How The French Revolution Impacted Western Civilization civilian The reason the revolution occurred at that particular time was because of immediate economic factors which included widespread famine and malnutrition, which Increased the likelihood of disease and death, and intentional starvation In the most destitute segments of the population In the months Immediately before the Revolution. Another cause was the fact that Louis XV fought many wars, bringing France to the verge of bankruptcy, and Louis XVI supported the colonists during the American Revolution, exacerbating the precarious financial condition of the government.
The Near Included the huge war debt, made worse by the monarchy’s military failures and Ineptitude, and the lack of social services for war veterans. The Inefficient and antiquated financial system was unable to manage the national debt, something Inch was both caused and exacerbated by the burden of a grossly inequitable system of taxation. Another cause was the continued conspicuous consumption of the noble class, especially the court of Louis XVI and Marie-Antoinette at Versailles, despite the financial burden on the populace.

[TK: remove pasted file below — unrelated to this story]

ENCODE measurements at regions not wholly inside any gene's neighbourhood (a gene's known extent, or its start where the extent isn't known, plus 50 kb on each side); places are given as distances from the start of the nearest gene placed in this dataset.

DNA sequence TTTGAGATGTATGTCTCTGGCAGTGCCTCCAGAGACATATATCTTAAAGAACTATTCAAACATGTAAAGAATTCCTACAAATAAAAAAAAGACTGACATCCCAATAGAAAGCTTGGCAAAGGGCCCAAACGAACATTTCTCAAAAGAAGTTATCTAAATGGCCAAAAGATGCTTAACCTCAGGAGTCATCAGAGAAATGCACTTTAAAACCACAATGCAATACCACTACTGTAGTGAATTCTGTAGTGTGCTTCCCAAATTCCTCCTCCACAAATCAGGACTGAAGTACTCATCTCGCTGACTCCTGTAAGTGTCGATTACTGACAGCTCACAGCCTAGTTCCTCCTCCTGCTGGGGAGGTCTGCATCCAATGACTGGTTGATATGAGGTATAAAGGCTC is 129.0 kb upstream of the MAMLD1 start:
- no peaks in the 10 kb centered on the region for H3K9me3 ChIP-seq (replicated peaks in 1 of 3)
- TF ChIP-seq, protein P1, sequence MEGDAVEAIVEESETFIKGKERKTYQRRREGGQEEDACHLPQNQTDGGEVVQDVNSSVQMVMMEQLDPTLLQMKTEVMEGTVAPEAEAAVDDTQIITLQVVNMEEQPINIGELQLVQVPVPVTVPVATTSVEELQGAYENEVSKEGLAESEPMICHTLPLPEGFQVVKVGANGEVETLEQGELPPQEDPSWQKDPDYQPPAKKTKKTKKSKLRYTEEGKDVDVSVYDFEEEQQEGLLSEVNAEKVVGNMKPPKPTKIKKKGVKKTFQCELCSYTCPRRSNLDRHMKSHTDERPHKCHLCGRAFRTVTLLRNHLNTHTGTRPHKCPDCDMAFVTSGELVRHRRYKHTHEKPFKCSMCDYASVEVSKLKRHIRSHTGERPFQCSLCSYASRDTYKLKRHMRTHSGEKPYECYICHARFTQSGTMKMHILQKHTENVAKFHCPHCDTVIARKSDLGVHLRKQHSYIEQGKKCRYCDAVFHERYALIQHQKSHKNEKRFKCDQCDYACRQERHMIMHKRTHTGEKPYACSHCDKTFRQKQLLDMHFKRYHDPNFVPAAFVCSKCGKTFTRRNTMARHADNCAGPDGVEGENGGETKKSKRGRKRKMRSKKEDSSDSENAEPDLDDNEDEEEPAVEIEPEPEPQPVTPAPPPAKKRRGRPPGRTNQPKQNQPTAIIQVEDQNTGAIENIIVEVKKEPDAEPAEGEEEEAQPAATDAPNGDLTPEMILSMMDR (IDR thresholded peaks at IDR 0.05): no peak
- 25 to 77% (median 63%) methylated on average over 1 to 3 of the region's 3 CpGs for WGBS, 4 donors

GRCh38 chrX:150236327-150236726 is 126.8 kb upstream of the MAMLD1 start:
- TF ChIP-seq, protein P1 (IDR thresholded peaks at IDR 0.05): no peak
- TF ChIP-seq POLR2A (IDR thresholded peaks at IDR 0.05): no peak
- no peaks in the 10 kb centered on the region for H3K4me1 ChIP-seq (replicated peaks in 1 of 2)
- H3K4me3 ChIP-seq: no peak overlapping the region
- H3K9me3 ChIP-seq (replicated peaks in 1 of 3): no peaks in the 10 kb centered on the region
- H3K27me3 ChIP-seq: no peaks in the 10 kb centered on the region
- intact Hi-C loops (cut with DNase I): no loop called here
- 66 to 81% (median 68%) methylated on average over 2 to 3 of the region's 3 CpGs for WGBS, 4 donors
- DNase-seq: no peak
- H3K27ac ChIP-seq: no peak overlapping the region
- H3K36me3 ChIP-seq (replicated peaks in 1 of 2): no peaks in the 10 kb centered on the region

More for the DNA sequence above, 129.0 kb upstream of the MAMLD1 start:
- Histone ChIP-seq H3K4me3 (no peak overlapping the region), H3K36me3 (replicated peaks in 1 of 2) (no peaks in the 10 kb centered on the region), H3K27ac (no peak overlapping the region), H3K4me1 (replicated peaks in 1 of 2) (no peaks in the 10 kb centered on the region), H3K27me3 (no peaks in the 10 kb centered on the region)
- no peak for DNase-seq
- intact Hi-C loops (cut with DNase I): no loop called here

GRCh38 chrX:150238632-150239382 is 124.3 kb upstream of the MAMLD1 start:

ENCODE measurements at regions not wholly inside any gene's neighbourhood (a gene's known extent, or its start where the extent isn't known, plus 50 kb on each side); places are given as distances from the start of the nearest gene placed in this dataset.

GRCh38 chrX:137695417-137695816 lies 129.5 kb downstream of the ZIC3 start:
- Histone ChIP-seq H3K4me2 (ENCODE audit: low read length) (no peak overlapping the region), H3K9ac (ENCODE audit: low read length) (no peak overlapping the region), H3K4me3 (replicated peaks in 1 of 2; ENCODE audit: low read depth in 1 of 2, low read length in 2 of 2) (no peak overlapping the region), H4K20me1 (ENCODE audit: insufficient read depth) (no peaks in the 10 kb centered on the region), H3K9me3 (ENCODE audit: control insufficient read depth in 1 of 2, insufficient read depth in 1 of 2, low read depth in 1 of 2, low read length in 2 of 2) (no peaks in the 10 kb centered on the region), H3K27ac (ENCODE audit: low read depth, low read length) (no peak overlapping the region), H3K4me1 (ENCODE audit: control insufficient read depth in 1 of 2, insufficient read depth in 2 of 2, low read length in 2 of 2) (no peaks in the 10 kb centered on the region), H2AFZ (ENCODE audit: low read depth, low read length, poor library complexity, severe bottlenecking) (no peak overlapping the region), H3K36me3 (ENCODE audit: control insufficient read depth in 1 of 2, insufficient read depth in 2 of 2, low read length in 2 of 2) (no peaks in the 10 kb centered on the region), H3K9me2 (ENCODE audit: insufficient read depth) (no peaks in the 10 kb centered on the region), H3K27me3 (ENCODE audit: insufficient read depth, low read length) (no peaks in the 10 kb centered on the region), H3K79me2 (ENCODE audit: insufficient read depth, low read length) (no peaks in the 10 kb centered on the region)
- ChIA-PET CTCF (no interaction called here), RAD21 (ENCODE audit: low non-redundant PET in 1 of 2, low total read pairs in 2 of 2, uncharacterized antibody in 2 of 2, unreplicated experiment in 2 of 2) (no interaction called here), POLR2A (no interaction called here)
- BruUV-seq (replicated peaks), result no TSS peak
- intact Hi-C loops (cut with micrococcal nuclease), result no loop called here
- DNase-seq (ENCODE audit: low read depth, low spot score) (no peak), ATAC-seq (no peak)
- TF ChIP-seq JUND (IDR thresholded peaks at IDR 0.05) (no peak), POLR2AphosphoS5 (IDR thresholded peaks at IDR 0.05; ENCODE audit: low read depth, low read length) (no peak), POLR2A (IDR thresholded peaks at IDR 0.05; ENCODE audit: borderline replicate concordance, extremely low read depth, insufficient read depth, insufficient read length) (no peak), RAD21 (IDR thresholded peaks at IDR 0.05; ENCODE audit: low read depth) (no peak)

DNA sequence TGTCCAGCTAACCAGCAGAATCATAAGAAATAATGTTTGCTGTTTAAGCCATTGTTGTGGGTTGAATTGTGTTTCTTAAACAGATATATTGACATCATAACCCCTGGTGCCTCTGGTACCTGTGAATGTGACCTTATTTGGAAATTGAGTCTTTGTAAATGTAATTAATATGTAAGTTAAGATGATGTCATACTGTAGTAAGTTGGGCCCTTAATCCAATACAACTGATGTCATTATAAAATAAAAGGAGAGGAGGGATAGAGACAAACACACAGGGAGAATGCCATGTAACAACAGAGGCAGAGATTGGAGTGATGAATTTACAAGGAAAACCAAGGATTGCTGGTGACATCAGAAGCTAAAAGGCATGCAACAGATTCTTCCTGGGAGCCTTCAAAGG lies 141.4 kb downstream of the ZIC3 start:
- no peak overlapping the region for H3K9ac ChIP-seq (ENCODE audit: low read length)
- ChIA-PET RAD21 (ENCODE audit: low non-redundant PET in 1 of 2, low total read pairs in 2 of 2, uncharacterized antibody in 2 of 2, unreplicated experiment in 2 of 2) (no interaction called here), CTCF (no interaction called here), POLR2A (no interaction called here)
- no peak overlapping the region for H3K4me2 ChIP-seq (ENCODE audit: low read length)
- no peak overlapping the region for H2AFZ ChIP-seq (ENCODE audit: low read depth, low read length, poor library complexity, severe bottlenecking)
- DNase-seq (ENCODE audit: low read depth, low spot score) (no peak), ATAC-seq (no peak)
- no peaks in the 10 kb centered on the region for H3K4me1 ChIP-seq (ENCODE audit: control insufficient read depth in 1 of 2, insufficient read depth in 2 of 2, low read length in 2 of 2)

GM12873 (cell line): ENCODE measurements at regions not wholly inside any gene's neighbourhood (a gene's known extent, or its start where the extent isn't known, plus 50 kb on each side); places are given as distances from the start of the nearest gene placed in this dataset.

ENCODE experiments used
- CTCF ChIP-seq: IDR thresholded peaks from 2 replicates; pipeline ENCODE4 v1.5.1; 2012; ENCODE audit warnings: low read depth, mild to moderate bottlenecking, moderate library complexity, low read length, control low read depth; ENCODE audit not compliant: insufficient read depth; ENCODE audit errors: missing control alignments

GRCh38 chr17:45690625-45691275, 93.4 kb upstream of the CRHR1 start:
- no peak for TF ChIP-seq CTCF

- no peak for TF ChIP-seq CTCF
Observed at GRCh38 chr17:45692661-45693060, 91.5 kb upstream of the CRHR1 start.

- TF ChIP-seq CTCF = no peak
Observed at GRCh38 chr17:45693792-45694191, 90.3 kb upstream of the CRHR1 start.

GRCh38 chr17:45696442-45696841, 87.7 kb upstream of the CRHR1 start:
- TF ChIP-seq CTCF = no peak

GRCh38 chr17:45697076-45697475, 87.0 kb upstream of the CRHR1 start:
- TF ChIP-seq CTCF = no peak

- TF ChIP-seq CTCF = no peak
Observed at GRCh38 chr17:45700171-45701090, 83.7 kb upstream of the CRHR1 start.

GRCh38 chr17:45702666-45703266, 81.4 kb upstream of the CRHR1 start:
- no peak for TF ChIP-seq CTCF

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High unemployment and high bread prices caused more money to be spent on food and less in other areas of the economy. The Roman Catholic Church, the largest landowner in the country, levied a tax on crops known as the dime or tithe. While the dime lessened the severity of the monarchy’s tax increases, it worsened the plight of the poorest who faced a daily struggle with malnutrition. There was too little internal trade and too many customs barriers. There were also social and political factors, many of which involved resentments and aspirations given focus by the rise of Enlightenment ideals.
These included resentment of royal absolutism; resentment by the ambitious professional and mercantile classes towards noble privileges and dominance in public life, as any of these classes were familiar with the lives of their peers in commercial cities in the Netherlands and Great Britain; resentment by peasants, wage-earners, and the bourgeoisie toward the traditional seigneur privileges possessed by nobles; resentment of clerical advantage (anti-clericalism) and aspirations for freedom of religion, resentment of aristocratic bishops by the poorer rural clergy, continued hatred for Catholic control, and Influence on Institutions of all kinds by the large Protestant minorities; aspirations for liberty and (especially as the Revolution regressed) republicanism; and anger toward the King for firing Jacques Necked and A. ARC. Turbot (among other financial advisors), who were popularly seen as representatives of the people.